My first youthful experience at those tables was an accidental one. I was watching roulette one evening, intensely absorbed in the mere movement of the players. Either they were so preoccupied with the game, or I was really older looking than my actual years, but a bystander laid his hand familiarly on my shoulder, and said, as to an ordinary habitue, “Ef you’re not chippin’ in yourself, pardner, s’pose you give me a show.” Now I honestly believe that up to that moment I had no intention, nor even a desire, to try my own fortune. But in the embarrassment of the sudden address I put my hand in my pocket, drew out a coin, and laid it, with an attempt at carelessness, but a vivid consciousness that I was blushing, upon a vacant number. To my horror I saw that I had put down a large coin–the bulk of my possessions! I did not flinch, however; I think any boy who reads this will understand my feeling; it was not only my coin but my manhood at stake. I gazed with a miserable show of indifference at the players, at the chandelier–anywhere but at the dreadful ball spinning round the wheel. There was a pause; the game was declared, the rake rattled up and down, but still I did not look at the table. Indeed, in my inexperience of the game and my embarrassment, I doubt if I should have known if I had won or not. I had made up my mind that I should lose, but I must do so like a man, and, above all, without giving the least suspicion that I was a greenhorn. I even affected to be listening to the music. The wheel spun again; the game was declared, the rake was busy, but I did not move. At last the man I had displaced touched me on the arm and whispered, “Better make a straddle and divide your stake this time.” I did not understand him, but as I saw he was looking at the board, I was obliged to look, too. I drew back dazed and bewildered! Where my coin had lain a moment before was a glittering heap of gold.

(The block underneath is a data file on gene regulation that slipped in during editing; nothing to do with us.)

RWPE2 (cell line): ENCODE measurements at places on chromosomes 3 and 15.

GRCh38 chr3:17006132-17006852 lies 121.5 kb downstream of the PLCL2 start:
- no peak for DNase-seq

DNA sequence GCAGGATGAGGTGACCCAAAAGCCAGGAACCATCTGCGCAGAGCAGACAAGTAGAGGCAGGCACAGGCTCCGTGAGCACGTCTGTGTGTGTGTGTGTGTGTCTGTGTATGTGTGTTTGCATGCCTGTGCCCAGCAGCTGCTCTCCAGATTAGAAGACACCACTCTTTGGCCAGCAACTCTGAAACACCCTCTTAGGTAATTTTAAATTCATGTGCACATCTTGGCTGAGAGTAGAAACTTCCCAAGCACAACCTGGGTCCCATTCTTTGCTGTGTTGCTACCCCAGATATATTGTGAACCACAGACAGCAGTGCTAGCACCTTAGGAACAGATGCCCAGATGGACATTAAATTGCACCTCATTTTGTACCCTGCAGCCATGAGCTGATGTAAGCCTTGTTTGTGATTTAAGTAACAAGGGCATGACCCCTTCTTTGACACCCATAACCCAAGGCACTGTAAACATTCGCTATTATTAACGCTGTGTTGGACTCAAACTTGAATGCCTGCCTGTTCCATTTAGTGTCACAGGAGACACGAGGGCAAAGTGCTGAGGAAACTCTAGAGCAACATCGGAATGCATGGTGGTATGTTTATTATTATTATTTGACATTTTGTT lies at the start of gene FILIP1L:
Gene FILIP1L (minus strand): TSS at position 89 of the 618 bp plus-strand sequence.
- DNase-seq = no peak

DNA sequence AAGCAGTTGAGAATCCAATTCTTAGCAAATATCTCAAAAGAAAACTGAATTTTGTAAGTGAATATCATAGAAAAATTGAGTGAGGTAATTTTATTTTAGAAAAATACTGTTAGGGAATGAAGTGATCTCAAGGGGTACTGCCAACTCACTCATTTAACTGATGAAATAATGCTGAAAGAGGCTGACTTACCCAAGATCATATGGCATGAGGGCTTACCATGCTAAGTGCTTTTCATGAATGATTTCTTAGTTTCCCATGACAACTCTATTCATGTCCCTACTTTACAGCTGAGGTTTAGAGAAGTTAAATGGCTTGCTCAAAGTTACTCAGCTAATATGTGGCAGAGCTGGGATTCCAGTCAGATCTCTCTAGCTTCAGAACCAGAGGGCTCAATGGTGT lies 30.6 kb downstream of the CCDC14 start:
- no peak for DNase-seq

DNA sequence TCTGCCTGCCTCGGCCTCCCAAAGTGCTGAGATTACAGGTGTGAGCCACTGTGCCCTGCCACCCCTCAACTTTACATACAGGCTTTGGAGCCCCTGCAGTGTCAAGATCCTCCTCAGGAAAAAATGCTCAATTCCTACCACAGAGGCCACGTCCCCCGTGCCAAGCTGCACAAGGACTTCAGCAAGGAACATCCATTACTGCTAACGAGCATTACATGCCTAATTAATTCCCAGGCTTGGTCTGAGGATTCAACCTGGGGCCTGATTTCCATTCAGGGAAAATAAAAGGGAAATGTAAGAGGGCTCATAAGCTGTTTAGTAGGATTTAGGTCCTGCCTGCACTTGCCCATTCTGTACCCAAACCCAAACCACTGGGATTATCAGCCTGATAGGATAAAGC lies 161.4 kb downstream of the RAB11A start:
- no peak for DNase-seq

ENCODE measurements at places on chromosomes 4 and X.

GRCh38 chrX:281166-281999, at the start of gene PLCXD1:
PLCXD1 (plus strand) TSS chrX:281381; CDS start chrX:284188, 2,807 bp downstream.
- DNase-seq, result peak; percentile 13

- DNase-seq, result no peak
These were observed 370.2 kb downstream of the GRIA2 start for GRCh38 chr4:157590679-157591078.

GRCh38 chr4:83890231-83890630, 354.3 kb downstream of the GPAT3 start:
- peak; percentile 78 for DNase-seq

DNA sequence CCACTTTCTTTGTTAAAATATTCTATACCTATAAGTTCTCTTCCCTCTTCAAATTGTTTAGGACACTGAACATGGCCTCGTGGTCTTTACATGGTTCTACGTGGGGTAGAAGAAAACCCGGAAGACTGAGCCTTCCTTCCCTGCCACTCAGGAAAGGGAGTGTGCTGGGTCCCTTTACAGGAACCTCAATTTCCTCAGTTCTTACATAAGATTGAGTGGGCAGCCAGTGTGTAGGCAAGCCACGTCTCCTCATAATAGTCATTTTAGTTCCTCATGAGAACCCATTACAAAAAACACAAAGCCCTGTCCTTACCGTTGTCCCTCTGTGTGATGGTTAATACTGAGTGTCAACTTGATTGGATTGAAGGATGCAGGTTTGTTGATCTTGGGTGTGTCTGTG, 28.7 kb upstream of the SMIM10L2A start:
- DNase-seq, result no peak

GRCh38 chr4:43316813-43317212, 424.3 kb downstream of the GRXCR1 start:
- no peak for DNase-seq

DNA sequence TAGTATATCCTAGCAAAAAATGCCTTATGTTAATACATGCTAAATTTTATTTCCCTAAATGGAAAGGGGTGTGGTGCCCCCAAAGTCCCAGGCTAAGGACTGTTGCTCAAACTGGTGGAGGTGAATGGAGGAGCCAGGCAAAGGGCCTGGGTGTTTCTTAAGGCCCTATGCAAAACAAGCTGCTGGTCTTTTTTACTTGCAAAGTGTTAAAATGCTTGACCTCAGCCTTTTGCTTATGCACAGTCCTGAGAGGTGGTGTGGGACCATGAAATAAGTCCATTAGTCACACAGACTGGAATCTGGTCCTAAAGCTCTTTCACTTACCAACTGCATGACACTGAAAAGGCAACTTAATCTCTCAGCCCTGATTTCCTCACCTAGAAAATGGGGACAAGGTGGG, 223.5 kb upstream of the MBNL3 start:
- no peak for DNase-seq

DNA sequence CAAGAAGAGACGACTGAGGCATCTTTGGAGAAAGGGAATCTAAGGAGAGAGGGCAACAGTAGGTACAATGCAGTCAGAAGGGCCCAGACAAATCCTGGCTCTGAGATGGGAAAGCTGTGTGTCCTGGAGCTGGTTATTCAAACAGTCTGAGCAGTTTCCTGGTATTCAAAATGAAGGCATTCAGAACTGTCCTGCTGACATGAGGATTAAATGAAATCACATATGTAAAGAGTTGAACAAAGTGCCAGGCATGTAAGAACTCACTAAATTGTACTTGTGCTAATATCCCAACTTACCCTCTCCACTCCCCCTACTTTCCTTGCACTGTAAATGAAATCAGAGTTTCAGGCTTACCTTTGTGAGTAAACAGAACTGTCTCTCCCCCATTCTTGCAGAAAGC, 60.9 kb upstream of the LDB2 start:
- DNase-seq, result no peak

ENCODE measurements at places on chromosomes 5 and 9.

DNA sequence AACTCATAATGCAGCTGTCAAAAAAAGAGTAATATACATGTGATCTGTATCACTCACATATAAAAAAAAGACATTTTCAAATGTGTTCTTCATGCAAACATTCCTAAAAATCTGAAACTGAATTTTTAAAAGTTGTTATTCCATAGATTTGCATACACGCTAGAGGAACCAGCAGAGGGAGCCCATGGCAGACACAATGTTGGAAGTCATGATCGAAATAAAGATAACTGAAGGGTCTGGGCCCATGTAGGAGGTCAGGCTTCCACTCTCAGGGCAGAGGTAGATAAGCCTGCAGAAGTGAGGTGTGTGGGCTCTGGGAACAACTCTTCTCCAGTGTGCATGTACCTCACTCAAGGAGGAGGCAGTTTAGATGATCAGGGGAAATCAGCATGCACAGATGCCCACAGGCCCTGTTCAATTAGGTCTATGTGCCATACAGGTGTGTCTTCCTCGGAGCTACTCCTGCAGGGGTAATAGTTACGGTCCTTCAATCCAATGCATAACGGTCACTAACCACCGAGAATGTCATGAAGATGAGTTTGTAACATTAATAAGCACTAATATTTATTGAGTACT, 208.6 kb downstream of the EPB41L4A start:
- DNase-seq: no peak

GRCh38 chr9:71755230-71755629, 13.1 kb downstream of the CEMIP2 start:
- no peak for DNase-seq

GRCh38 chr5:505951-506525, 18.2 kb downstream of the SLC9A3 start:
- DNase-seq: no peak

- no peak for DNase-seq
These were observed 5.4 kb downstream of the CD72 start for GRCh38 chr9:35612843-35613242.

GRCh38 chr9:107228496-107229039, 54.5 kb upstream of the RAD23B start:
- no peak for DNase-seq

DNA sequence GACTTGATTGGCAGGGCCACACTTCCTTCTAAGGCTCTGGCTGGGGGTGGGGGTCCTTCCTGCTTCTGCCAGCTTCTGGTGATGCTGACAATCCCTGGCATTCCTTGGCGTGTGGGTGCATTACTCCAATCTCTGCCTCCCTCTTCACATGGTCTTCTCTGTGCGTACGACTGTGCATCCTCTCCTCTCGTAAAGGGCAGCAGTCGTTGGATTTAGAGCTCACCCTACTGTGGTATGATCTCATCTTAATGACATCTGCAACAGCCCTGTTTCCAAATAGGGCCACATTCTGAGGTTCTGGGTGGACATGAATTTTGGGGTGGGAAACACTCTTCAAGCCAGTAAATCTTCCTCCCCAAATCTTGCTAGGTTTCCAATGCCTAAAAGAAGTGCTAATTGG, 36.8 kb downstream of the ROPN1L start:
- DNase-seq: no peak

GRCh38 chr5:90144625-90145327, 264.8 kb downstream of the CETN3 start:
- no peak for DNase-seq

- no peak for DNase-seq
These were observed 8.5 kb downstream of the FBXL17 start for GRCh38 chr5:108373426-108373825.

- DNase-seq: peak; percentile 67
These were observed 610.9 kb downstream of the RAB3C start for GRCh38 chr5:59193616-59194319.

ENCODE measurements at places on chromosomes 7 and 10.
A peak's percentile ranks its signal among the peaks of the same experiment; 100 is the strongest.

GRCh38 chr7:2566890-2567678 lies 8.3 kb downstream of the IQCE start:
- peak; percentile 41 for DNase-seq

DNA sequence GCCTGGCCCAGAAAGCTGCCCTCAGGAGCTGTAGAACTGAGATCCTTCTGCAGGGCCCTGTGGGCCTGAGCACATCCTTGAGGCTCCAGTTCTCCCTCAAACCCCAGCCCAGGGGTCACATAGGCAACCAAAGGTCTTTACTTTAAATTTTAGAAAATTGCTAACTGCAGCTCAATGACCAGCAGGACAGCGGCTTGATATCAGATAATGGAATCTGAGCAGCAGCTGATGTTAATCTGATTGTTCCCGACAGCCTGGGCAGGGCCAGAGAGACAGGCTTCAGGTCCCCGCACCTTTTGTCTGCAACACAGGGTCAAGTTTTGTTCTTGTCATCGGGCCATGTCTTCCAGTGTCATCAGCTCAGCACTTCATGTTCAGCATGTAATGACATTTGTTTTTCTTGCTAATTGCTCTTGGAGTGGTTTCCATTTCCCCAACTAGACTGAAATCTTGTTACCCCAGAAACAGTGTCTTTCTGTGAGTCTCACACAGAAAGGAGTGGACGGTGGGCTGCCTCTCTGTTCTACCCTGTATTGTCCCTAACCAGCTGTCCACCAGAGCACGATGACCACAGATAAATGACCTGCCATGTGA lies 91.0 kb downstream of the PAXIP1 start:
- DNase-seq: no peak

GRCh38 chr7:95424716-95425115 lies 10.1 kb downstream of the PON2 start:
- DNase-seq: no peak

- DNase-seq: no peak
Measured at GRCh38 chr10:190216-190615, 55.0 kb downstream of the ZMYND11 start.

My stake had doubled, quadrupled, and doubled again. I did not know how much then—I do not know now–it may have been not more than three or four hundred dollars–but it dazzled and frightened me. “Make your game, gentlemen,” said the croupier monotonously. I thought he looked at me–indeed, everybody seemed to be looking at me–and my companion repeated his warning. But here I must again appeal to the boyish reader in defense of my idiotic obstinacy. To have taken advice would have shown my youth. I shook my head–I could not trust my voice. I smiled, but with a sinking heart, and let my stake remain. The ball again sped round the wheel, and stopped. There was a pause. The croupier indolently advanced his rake and swept my whole pile with others into the bank! I had lost it all. Perhaps it may be difficult for me to explain why I actually felt relieved, and even to some extent triumphant, but I seemed to have asserted my grown-up independence– possibly at the cost of reducing the number of my meals for days; but what of that! I was a man! I wish I could say that it was a lesson to me. I am afraid it was not. It was true that I did not gamble again, but then I had no especial desire to–and there was no temptation. I am afraid it was an incident without a moral. Yet it had one touch characteristic of the period which I like to remember. The man who had spoken to me, I think, suddenly realized, at the moment of my disastrous coup, the fact of my extreme youth. He moved toward the banker, and leaning over him whispered a few words. The banker looked up, half impatiently, half kindly–his hand straying tentatively toward the pile of coin. I instinctively knew what he meant, and, summoning my determination, met his eyes with all the indifference I could assume, and walked away.